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Who are the elephants living in the hybridization zone? How genetics may guide conservation to better protect endangered elephants

Who are the elephants living in the hybridization zone? How genetics may guide conservation to better protect endangered elephants

By Julie Bonnald, Jose Utge, Mary K. Kuhner, Samuel K. Wasser, Edward Asalu, John Paul Okimat, Sabrina Krief - Science Direct Highlights • 91 individuals were sampled in the Ugandan elephant hybridization zone. • No forest elephants were detected in the sampled forested area. • 81% of the sampled elephants were hybrids. • Hybrids are fertile with 98.6% of hybrids belonging to second generation or more. • Pure savannah elephants seem to originate from the DRC-Uganda border. Abstract After a long-standing debate, African elephants are now considered by the IUCN as two distinct species:...

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Fossil elephant cranium reveals key adaptations that enabled its species to spread across Africa

Fossil elephant cranium reveals key adaptations that enabled its species to spread across Africa

By University of Michegan A remarkably well-preserved fossil elephant cranium from Kenya is helping scientists understand how its species became the dominant elephant in eastern Africa several million years ago, a time when a cooler, drier climate allowed grasslands to spread and when habitually bipedal human ancestors first appeared on the landscape. Dated to 4.5 million years ago and recovered from a site on the northeast side of Lake Turkana, it is the only well-preserved elephant cranium—the portion of the skull that encloses the brain—from that time. It is about 85% intact and holds a...

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More elephants are at risk of conflict with humans than previously thought

More elephants are at risk of conflict with humans than previously thought

By Colorado State Univesity Human-elephant conflict is on the rise across Africa and is a major threat to wildlife conservation. Crops provide a highly nutritious food source, but elephants pursuing that source results in the destruction of farmer livelihoods, erodes human tolerance toward wildlife and manifests in retaliatory violence on crop-raiding elephants. Crop conflict was assumed to be mostly carried out by a select few elephants, but managers have lacked the means to assess this at a detailed level. New research, however, offers a first look at long-term trends in crop-raiding...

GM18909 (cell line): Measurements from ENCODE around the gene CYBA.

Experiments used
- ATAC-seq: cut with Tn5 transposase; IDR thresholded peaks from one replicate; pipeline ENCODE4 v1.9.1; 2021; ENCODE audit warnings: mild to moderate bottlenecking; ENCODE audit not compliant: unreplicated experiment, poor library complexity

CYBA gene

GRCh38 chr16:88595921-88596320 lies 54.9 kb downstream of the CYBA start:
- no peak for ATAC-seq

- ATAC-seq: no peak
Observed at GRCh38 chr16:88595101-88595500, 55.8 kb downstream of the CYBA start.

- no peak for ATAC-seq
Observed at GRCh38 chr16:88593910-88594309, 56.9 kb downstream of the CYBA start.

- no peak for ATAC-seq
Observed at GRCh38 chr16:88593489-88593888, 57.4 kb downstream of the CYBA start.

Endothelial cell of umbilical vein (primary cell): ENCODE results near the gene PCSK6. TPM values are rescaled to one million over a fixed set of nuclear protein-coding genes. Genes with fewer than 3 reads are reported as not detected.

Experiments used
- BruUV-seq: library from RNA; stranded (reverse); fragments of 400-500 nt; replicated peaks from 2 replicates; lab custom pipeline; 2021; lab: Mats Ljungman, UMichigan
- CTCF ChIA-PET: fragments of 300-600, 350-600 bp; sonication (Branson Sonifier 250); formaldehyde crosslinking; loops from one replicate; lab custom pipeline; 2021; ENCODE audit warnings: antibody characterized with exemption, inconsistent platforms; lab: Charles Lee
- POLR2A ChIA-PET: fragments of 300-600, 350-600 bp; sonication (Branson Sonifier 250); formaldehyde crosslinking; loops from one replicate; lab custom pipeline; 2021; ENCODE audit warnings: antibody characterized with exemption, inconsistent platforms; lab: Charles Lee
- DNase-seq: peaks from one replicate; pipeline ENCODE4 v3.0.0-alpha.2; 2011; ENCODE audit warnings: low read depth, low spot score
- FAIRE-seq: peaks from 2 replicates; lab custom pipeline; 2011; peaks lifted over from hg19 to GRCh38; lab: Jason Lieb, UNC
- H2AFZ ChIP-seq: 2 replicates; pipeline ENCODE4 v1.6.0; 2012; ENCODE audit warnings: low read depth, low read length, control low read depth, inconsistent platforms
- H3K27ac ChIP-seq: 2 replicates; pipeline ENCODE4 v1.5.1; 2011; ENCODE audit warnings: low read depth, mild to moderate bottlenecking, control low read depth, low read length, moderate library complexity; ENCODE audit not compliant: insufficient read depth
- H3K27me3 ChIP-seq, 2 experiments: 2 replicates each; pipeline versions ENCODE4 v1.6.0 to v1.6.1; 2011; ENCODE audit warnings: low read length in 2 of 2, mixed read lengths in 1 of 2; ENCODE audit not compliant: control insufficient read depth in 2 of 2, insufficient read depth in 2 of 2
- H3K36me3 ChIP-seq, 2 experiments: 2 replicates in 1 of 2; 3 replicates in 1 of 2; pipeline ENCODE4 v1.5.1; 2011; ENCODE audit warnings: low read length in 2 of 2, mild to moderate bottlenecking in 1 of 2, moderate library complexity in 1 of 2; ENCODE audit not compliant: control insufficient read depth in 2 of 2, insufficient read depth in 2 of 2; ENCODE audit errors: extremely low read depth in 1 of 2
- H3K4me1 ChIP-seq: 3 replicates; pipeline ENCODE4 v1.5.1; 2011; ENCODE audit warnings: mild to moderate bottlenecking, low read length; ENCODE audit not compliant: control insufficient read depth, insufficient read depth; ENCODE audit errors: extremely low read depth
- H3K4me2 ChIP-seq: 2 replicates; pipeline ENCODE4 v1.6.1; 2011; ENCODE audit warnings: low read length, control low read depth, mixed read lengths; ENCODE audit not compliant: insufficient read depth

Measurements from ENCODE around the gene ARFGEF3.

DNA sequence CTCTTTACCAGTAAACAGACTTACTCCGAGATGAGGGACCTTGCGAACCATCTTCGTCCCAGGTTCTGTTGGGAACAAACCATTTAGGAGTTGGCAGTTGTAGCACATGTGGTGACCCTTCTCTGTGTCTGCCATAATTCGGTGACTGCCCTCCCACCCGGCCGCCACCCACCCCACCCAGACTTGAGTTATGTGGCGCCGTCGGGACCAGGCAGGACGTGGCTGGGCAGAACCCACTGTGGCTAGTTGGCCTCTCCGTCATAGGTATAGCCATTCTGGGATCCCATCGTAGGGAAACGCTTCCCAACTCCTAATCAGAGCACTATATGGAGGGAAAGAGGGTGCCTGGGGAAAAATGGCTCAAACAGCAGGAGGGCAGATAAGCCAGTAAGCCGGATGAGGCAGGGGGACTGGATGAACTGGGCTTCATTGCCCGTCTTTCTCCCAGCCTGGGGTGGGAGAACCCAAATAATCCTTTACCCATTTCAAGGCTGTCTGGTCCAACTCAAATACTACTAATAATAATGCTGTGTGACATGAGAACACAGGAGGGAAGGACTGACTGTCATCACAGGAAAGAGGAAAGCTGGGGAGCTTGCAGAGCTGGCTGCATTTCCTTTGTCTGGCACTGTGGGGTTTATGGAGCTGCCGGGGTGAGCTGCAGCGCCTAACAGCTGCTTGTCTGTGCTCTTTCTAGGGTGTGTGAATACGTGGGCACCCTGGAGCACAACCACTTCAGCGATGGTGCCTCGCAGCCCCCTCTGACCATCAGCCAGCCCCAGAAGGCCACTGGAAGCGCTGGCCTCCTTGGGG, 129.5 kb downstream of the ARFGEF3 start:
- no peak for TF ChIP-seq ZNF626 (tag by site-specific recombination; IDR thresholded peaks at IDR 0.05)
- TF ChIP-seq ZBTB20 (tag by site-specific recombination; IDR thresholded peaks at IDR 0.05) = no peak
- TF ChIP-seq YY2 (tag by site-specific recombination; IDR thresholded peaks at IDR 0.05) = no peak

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Ivory poaching and the rapid evolution of tusklessness in African elephants

Ivory poaching and the rapid evolution of tusklessness in African elephants

By Shane C. Campbell-Station, Brian J. Arnold, Dominique Gonç`lves, Petter Granli, Joyce Poole, Ryan A. Long and Robert M. Pringle - Science Harvest and poaching of wildlife have increased as the human population and our technology have grown. These pressures now occur on such a scale that they can be considered selective drivers. Campbell-Staton et al. show that this phenomenon has occurred in African elephants, which are poached for their ivory, during the 20-year Mozambican civil war (see the Perspective by Darimont and Pelletier). In response to heavy poaching by armed forces, African...

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